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Don Sherfick Don Sherfick | November 3, 2010 9:51 AM

I understand that as of this morning the outcome in the Iowa Senate is still unclear, but that it could remain under Democratic control. And Iowa's constitution requires two separate passes through two consecutively elected legislatures. And removing these three judges doesn't in and of itself alter the marriage equality decision.

What is part of the NOM/right-wing sham here is that they will more than likely introduce a state consitutional amendment that will not only cut off the knees of "activist judges", but would ALSO cripple future Iowa legislatures in doing the will of a changing populace in enacting anything meaningful concerning the rights and benefits of gay and lesbian couples. So much for popular democracy! Maybe One Iowa ought to point that out loud and clear as it continues its fight.

Lynn Miller | November 4, 2010 6:08 AM

At least the proposal to call a state constitutional convention was rejected by voters. The anti-gay groups were backing that proposal as a quicker way to restrict marriage.

There was something like 21 churches that said they would violate Federal election law by telling their parishioners how to vote.If I remember correctly it was Cornerstone Ministries.If indeed they did violate the law in any relation to the Judges being ousted we should push to have the validity of the election questioned.

Lynn Miller | November 4, 2010 6:05 AM

Amym, I think that if the churches did do this, they would merely be in trouble with the IRS. There wouldn't be grounds for challenging the election results.

Our Constitutional rights are supposed to be unalienable.Churches are not supposed to influence laws and by doing so have assaulted our basic rights.It goes much further than here in Iowa.There is also what happened in Arizona a state that voted down the first try at an anti gay marriage amendment.I really believe we should be studying each state constitutional amendment connect the dots and go for it. I have a radical idea that I may pitch to one Iowa and see if they'll support me on it.My idea will challenge the religious right head on and put them on the defensive in a way I don't believe they'll be able to overcome.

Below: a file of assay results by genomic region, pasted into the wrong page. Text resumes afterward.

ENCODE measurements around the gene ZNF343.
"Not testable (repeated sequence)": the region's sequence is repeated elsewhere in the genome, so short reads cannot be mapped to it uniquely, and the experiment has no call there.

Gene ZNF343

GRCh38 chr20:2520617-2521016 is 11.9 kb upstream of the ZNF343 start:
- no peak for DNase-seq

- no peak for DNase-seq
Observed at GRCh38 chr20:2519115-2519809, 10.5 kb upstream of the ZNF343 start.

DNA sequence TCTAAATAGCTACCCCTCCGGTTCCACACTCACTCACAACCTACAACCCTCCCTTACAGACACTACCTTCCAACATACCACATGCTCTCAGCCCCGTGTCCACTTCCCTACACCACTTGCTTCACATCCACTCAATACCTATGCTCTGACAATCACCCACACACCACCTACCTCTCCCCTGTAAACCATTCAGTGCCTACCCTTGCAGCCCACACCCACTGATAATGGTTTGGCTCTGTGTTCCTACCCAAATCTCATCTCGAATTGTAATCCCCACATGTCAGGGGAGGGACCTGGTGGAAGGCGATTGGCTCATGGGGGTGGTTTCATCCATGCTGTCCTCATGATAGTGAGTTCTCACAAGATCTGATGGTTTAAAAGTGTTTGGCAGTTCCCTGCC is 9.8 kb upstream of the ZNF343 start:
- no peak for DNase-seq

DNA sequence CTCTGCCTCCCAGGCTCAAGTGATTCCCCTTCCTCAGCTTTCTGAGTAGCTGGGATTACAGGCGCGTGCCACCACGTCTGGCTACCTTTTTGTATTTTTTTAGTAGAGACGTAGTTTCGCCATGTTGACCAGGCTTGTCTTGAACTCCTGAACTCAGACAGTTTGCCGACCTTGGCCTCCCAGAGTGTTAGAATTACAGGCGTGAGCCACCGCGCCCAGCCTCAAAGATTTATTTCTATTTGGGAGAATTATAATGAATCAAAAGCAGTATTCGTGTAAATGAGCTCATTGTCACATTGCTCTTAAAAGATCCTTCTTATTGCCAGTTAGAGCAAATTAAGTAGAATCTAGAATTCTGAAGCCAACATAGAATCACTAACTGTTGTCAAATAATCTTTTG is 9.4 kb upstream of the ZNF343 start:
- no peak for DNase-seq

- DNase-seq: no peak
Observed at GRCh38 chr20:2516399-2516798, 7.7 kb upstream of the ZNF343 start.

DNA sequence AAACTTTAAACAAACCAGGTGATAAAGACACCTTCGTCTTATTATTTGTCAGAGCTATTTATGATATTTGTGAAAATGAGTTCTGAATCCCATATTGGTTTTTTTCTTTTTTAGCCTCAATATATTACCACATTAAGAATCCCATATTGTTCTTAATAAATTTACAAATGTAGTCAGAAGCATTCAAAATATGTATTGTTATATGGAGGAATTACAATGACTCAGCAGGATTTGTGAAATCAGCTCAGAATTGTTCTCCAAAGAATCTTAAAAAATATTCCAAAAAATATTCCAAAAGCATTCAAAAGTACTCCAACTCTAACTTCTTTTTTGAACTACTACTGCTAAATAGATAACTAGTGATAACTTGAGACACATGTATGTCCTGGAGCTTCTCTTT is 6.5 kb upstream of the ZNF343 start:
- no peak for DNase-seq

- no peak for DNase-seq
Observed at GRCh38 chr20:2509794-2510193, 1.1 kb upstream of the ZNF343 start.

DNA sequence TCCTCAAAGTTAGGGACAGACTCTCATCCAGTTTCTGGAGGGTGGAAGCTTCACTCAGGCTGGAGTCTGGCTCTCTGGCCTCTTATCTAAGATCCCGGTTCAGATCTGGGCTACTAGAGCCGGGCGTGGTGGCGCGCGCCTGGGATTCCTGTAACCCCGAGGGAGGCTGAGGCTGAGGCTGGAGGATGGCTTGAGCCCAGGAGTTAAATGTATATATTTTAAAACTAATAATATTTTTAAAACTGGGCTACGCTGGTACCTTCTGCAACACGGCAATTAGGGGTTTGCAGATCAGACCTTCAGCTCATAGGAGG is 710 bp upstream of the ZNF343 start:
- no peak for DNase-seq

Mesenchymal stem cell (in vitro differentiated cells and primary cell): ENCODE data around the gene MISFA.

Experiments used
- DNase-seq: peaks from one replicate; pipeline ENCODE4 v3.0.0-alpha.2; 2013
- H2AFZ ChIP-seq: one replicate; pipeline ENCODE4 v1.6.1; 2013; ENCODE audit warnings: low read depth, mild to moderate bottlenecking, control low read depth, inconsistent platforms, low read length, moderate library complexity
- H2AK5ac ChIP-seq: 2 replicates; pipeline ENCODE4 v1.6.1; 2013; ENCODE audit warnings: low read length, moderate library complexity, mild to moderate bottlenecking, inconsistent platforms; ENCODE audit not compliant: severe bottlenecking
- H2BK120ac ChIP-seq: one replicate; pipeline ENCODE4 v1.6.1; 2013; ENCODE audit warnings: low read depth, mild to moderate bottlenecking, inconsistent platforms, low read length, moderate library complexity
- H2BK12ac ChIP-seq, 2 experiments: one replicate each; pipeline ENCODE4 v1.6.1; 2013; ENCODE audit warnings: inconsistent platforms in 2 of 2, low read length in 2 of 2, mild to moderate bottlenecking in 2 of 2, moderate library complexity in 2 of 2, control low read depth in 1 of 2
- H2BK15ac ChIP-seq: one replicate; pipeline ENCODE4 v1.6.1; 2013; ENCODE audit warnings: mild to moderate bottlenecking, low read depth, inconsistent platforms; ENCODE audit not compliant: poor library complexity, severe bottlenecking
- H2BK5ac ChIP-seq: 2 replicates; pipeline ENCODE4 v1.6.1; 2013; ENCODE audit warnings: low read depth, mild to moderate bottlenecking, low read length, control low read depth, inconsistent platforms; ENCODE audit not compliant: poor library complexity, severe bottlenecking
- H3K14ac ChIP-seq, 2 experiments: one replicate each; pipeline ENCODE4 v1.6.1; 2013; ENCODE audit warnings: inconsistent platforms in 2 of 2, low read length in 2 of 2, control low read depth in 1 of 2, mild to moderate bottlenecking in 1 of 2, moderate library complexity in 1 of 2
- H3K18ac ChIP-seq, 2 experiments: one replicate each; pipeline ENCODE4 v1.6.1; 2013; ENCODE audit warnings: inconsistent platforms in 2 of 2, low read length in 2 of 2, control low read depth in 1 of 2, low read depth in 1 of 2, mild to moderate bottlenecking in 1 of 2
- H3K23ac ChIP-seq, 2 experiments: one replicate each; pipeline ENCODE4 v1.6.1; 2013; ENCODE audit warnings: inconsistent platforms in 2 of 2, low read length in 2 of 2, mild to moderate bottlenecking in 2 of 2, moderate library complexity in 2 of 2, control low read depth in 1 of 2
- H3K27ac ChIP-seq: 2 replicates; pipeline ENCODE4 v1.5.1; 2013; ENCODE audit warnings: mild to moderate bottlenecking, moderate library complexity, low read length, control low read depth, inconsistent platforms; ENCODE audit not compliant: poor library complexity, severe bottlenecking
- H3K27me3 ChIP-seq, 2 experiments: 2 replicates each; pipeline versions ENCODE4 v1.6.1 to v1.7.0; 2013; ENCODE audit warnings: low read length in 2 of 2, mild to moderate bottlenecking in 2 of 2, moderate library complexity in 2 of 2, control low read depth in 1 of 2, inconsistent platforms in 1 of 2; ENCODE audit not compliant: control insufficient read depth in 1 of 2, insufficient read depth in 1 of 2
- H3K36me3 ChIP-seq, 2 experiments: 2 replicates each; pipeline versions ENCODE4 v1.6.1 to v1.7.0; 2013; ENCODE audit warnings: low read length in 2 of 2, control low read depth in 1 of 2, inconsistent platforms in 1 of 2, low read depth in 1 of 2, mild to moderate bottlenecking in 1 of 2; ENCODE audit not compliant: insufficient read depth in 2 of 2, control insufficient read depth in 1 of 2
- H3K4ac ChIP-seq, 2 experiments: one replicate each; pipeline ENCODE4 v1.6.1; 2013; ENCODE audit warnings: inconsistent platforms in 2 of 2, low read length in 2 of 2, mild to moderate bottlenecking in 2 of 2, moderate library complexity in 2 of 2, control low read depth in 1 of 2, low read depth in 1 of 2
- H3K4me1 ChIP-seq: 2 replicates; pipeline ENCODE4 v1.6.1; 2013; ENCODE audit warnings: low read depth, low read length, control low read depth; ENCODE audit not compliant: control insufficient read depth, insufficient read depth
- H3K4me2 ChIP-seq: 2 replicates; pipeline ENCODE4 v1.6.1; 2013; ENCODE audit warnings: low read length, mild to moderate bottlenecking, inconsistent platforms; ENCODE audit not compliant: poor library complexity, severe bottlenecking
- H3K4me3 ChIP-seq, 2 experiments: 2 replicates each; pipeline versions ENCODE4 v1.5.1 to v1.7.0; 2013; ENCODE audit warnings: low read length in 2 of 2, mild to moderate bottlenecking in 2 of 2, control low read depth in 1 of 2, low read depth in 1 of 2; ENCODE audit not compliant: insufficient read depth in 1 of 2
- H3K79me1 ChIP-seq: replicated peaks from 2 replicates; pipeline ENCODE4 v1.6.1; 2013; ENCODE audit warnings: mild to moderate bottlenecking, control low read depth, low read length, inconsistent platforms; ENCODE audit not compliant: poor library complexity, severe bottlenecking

Regan DuCasse | November 4, 2010 1:01 PM

What about the Constitutional protection of minorities from the tyranny of a majority?!

This shouldn't have to be about marriage equality alone, but essentially that gays and lesbians as a PERPETUAL minority are tyrannized and are at risk because they don't have equal rights and protections.
Considering the fear mongering ads, the sorts of speeches that incite paranoia and distrust of gay people, it's clear the agenda is that gay people remain in a constant state that requires their participation in the responsibility of citizenship, but without any of it's rights by birth and individual merit.

The courts are obligated on that Constitutional aspect too.
This is really, really bad when that's completely ignored in the push to require that gay people have NO protections, however guaranteed by America's most important contract with it's own.

My idea addresses pretty much everything you said and it does so by putting a severe chink in Conservatives armor.It is time to reverse places with them. Let them see how it feels to justify their existence.

Lynn Miller | November 4, 2010 8:49 PM

Mike Gronsta is the Iowa Senate Majority Leader. H said today that despite the narrowed Democratic majority, he will continue to block consideration of a constitutional amendment which would ban gay marriage. Its a matter of principle.

Lynn Miller | November 4, 2010 8:51 PM

oops... I typoed his last name. I meant to write "Gronstal."

That's good but it's always better when you have a backup just in case.My idea I believe is pretty cool, could be fun and I'm telling you it will work on a national level and really put the far right between a rock and a hard place.I just need some support in setting up a non profit not a 501c but instead the political 504 whatever and some people that want to have fun and really make a difference.

Don Sherfick Don Sherfick | November 5, 2010 9:05 AM

Amym440, perhaps I missed it, but exactly what is your idea? Or is it something that needs a bit of secrecy at present to retain strategic suprise advantage? Don't mean to seem cynical, but there are a lot of "pie in the sky" legal theories that may make us all feel good but which in reality have little or no chance given judicial precedents, etc. Not presuming yours is one of them, but I think it wise to sort out the ideal from the practically do-able. Otherwise our movement unwittingly at times creates false expections and then discouraged when they don't materialize.

It needs to remain secret until some names are trademarked if they can be for a political group.This is no pie in the sky idea and I can assure you that it is a very American way to counter the religious right.